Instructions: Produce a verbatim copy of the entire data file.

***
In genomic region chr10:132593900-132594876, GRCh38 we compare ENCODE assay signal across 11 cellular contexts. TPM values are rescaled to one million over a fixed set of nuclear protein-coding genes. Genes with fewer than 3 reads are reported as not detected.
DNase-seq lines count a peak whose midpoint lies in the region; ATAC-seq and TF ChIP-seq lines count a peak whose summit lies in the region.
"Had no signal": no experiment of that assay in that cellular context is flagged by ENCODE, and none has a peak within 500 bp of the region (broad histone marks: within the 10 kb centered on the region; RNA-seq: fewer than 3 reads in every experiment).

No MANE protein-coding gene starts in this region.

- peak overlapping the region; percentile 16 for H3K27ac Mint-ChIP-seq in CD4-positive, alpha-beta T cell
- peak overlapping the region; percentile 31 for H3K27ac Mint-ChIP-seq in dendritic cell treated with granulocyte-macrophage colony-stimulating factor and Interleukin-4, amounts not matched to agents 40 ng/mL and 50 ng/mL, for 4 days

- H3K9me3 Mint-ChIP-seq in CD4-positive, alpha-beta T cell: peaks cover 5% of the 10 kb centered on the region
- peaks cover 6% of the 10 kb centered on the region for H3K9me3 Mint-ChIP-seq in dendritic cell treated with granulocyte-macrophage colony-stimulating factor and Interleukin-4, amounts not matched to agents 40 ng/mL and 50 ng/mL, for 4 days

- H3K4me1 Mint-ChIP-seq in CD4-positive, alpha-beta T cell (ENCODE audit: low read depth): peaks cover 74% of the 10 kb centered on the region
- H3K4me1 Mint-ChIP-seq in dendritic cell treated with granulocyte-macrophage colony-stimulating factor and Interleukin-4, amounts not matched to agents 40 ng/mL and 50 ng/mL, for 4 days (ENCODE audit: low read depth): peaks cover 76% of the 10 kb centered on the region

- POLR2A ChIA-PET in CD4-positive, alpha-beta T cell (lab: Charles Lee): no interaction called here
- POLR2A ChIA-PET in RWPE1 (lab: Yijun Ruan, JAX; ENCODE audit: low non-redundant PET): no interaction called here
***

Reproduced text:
In genomic region chr10:132593900-132594876, GRCh38 we compare ENCODE assay signal across 11 cellular contexts. TPM values are rescaled to one million over a fixed set of nuclear protein-coding genes. Genes with fewer than 3 reads are reported as not detected.
DNase-seq lines count a peak whose midpoint lies in the region; ATAC-seq and TF ChIP-seq lines count a peak whose summit lies in the region.
"Had no signal": no experiment of that assay in that cellular context is flagged by ENCODE, and none has a peak within 500 bp of the region (broad histone marks: within the 10 kb centered on the region; RNA-seq: fewer than 3 reads in every experiment).

No MANE protein-coding gene starts in this region.

- peak overlapping the region; percentile 16 for H3K27ac Mint-ChIP-seq in CD4-positive, alpha-beta T cell
- peak overlapping the region; percentile 31 for H3K27ac Mint-ChIP-seq in dendritic cell treated with granulocyte-macrophage colony-stimulating factor and Interleukin-4, amounts not matched to agents 40 ng/mL and 50 ng/mL, for 4 days

- H3K9me3 Mint-ChIP-seq in CD4-positive, alpha-beta T cell: peaks cover 5% of the 10 kb centered on the region
- peaks cover 6% of the 10 kb centered on the region for H3K9me3 Mint-ChIP-seq in dendritic cell treated with granulocyte-macrophage colony-stimulating factor and Interleukin-4, amounts not matched to agents 40 ng/mL and 50 ng/mL, for 4 days

- H3K4me1 Mint-ChIP-seq in CD4-positive, alpha-beta T cell (ENCODE audit: low read depth): peaks cover 74% of the 10 kb centered on the region
- H3K4me1 Mint-ChIP-seq in dendritic cell treated with granulocyte-macrophage colony-stimulating factor and Interleukin-4, amounts not matched to agents 40 ng/mL and 50 ng/mL, for 4 days (ENCODE audit: low read depth): peaks cover 76% of the 10 kb centered on the region

- POLR2A ChIA-PET in CD4-positive, alpha-beta T cell (lab: Charles Lee): no interaction called here
- POLR2A ChIA-PET in RWPE1 (lab: Yijun Ruan, JAX; ENCODE audit: low non-redundant PET): no interaction called here